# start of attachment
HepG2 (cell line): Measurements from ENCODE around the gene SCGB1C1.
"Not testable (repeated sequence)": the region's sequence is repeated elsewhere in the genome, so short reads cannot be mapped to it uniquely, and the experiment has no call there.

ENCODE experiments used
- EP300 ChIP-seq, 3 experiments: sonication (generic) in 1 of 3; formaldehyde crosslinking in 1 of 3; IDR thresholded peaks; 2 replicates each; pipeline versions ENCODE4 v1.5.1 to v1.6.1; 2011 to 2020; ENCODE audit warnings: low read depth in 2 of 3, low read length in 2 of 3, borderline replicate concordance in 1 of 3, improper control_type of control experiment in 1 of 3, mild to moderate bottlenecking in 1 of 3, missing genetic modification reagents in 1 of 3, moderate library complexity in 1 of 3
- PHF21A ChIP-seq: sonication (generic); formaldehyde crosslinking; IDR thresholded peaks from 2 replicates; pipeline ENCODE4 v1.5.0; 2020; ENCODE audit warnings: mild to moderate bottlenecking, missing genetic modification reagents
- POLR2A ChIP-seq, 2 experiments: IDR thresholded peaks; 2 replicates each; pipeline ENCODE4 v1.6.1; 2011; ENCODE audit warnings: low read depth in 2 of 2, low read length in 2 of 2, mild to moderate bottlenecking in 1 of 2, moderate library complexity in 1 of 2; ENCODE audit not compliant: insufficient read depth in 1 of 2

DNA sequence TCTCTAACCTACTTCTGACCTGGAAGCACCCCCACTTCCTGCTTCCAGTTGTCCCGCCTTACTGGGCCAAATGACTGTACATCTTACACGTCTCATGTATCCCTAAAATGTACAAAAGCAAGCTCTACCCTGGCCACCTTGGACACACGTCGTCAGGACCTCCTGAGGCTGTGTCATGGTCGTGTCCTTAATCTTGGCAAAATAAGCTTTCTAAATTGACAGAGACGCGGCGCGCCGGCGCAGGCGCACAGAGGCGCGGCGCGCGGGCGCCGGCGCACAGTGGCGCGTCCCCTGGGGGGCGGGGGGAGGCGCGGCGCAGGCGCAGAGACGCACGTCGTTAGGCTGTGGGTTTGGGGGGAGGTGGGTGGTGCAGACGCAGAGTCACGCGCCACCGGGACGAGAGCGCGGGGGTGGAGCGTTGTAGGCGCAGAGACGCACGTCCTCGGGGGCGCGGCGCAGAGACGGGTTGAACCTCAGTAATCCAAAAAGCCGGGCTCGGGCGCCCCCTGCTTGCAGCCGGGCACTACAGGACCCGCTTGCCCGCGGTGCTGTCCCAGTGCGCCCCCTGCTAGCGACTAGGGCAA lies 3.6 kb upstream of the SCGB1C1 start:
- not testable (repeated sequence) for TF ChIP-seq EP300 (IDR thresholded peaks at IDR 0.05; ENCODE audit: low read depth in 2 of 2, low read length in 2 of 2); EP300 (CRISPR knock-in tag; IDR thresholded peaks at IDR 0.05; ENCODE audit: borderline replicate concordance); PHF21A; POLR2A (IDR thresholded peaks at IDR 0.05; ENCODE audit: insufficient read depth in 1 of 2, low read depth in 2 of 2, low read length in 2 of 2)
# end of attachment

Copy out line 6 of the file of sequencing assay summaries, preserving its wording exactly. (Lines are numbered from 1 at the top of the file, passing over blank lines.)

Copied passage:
- POLR2A ChIP-seq, 2 experiments: IDR thresholded peaks; 2 replicates each; pipeline ENCODE4 v1.6.1; 2011; ENCODE audit warnings: low read depth in 2 of 2, low read length in 2 of 2, mild to moderate bottlenecking in 1 of 2, moderate library complexity in 1 of 2; ENCODE audit not compliant: insufficient read depth in 1 of 2